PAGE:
California cracking down on kitchen grease thievesSACRAMENTO, Calif. — One man's trash is another man's biofuel, which is why state agriculture officials are launching a program to crack down on restaurant grease thieves.
SACRAMENTO, Calif. — One man's trash is another man's biofuel, which is why state agriculture officials are launching a program to crack down on restaurant grease thieves.
The California Department of Food and Agriculture said Thursday it is contracting with police to target areas where restaurants leave out used kitchen grease to be picked up by rendering facilities. It can be converted into fuel for diesel cars and trucks.
The high cost of diesel fuel has made something that was once without value a sought-after commodity. A gallon of grease was worth about 6 cents a gallon five years ago but sells for nearly 50 cents a gallon now.
Police around the country are noting that grease thefts are up. The April 2011 issue of Render Magazine reported that Baker Commodities, an LA-area processing plant, suffered $2 million in damages from lost grease and broken equipment in 2010.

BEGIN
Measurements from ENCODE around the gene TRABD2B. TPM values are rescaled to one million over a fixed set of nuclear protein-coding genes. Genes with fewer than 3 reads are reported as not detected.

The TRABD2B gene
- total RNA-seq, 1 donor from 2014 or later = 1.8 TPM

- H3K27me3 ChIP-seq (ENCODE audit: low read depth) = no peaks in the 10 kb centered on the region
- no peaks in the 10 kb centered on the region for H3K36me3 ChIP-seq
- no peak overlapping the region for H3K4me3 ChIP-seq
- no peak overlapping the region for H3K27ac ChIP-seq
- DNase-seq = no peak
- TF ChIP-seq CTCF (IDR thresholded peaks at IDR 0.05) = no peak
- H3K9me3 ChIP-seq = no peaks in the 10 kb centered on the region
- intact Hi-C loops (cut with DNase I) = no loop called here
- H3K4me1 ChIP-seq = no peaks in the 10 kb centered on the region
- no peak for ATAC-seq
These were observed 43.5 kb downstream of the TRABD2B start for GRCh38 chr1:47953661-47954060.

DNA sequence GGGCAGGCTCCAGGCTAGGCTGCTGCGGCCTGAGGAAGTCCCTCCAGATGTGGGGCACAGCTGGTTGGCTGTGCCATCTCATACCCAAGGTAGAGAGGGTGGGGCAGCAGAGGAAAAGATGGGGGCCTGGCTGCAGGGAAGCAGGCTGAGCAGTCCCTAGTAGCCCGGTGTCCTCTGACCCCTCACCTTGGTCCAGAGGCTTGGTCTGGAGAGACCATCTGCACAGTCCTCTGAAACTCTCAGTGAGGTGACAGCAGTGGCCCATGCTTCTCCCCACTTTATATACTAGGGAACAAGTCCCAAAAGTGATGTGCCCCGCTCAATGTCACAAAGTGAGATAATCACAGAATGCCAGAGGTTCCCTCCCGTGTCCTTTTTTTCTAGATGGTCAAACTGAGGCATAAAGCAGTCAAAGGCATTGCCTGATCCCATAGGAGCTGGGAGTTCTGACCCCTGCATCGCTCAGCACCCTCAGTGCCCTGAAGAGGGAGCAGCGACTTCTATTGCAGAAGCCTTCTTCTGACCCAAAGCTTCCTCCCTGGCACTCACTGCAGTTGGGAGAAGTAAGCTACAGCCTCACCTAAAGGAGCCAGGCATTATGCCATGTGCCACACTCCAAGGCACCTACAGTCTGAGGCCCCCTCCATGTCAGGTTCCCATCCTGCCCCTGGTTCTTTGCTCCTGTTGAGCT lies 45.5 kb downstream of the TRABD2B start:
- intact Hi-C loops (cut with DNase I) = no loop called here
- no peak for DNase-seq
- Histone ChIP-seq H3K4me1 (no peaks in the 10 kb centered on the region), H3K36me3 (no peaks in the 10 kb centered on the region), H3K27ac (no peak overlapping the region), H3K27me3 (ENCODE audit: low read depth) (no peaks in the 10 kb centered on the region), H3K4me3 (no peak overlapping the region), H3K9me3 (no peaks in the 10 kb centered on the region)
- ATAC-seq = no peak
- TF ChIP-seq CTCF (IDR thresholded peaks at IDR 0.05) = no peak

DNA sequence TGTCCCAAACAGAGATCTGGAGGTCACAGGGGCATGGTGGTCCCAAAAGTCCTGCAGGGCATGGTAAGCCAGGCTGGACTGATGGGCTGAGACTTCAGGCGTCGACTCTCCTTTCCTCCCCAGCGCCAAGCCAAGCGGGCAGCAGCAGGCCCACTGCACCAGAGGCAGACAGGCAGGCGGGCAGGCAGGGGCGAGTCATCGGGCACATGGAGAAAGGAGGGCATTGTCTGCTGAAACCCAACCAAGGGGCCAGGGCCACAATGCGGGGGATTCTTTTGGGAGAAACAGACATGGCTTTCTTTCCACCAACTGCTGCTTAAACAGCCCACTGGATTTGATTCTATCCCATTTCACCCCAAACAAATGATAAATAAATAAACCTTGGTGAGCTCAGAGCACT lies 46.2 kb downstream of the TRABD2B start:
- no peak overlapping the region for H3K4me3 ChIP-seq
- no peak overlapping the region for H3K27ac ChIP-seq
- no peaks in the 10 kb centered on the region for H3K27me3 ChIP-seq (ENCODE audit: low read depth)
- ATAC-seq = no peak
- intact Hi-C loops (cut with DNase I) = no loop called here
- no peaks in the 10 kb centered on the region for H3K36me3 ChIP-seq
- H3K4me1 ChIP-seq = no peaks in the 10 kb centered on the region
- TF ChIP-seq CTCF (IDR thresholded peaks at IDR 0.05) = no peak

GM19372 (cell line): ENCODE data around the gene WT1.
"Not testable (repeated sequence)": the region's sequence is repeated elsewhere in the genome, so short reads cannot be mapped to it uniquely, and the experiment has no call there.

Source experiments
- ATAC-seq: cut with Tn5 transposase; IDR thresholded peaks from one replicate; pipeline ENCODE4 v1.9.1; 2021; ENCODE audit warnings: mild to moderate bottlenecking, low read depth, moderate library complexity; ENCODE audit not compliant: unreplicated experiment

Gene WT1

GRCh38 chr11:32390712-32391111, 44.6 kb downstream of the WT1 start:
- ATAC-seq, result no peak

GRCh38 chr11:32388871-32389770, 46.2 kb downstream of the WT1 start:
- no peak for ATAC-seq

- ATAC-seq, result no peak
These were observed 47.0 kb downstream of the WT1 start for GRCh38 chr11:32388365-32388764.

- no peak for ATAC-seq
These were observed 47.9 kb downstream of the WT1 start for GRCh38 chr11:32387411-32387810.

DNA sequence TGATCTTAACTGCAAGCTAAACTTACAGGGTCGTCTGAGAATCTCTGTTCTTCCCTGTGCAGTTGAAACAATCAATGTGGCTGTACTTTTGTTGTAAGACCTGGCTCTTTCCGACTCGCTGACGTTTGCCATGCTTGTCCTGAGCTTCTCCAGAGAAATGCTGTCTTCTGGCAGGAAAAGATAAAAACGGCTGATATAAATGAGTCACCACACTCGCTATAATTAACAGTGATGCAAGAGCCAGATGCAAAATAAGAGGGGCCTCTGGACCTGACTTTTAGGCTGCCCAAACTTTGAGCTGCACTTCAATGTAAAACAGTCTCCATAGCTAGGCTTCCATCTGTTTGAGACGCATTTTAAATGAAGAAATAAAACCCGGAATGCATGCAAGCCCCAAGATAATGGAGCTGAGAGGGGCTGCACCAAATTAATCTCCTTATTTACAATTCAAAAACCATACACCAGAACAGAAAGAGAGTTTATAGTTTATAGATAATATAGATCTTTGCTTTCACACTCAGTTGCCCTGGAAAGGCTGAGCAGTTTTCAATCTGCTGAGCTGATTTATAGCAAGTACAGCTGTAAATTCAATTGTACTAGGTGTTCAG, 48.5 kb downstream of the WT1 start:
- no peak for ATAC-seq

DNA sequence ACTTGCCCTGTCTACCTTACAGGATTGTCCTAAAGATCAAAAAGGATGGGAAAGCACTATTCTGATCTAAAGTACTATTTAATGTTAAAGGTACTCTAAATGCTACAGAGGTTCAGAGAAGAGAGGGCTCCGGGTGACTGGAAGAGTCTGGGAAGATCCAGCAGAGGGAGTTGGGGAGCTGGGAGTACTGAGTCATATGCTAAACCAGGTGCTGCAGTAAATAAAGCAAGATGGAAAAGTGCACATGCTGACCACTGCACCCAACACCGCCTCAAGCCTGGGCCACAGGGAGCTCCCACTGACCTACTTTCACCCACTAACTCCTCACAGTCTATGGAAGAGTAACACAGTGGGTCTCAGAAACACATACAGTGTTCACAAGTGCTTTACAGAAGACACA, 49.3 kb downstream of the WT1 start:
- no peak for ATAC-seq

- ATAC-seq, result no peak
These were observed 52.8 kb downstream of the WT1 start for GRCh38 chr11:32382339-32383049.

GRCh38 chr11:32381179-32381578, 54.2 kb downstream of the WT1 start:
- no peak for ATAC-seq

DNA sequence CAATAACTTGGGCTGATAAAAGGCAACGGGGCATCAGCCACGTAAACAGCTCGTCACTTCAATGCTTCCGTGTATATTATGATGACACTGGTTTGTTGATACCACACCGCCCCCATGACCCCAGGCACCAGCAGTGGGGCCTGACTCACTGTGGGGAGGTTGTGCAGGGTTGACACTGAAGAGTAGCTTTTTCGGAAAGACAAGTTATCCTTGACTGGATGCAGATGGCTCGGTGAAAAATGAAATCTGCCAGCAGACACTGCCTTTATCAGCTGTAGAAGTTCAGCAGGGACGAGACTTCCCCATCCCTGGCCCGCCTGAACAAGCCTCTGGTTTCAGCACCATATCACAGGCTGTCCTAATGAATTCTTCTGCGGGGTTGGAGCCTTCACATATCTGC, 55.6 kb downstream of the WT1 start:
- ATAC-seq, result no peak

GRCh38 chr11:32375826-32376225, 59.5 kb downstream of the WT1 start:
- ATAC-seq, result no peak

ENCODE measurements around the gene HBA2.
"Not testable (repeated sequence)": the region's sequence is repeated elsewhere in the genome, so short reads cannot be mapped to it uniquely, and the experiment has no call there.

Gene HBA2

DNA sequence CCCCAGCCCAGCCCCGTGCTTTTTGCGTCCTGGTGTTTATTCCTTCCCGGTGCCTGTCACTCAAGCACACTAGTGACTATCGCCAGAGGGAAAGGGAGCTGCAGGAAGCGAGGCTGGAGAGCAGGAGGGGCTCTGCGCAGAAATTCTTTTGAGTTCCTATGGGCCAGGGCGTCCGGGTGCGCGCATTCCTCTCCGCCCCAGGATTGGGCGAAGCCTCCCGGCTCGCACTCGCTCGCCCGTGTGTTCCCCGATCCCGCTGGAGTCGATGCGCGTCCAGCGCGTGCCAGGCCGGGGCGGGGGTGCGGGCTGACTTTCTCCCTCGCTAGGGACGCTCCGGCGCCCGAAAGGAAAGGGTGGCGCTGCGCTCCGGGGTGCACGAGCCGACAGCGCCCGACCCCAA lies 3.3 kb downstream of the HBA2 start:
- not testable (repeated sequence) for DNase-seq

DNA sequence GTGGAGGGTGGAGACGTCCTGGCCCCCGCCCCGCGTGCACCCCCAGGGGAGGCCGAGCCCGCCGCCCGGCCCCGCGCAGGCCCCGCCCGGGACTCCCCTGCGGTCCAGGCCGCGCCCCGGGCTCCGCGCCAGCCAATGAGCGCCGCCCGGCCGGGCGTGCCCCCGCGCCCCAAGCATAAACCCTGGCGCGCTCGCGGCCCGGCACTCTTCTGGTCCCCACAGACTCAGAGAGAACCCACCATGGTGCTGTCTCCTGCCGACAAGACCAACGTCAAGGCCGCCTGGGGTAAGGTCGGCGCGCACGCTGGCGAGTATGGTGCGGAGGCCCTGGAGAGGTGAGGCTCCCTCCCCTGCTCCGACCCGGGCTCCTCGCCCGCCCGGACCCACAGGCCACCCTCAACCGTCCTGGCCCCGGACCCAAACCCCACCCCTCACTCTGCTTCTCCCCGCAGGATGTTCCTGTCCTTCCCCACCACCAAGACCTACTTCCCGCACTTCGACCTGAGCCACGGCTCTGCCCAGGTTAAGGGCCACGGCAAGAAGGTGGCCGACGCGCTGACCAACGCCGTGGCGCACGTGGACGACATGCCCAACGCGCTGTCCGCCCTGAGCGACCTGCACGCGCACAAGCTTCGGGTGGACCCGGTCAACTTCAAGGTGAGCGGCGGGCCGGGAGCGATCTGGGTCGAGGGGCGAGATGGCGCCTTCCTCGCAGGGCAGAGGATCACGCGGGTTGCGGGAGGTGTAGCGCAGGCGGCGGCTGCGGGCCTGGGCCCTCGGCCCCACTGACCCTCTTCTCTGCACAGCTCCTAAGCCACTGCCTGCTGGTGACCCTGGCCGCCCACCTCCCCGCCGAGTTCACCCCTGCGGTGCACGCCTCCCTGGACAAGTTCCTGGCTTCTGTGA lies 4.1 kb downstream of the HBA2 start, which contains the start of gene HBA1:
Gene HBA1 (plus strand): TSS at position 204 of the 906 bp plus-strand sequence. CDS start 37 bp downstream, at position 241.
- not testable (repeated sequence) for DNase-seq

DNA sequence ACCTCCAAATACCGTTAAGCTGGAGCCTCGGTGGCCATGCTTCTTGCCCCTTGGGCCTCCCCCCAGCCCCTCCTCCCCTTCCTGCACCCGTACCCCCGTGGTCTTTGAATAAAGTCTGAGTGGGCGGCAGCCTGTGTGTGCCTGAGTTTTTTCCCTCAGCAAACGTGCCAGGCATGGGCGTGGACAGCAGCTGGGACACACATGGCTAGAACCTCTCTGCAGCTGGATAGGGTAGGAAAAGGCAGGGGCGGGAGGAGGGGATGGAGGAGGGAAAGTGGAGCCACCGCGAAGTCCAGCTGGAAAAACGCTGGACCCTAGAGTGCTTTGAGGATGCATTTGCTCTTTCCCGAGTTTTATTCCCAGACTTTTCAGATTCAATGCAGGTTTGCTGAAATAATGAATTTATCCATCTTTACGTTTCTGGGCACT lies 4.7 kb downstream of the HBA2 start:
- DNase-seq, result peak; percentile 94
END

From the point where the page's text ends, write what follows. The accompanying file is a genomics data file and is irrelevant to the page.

“It's a big problem across the country, but California has more restaurants, so there's a bigger loss,” said Tina Caparella, the magazine's editor.
The Food and Agriculture Department regulates grease transport. A spokesman said the agency is using fees paid by rendering companies to fund police overtime in areas hardest hit.
The first crackdown is happening in Southern California. The exact location is being kept secret while the operation is ongoing.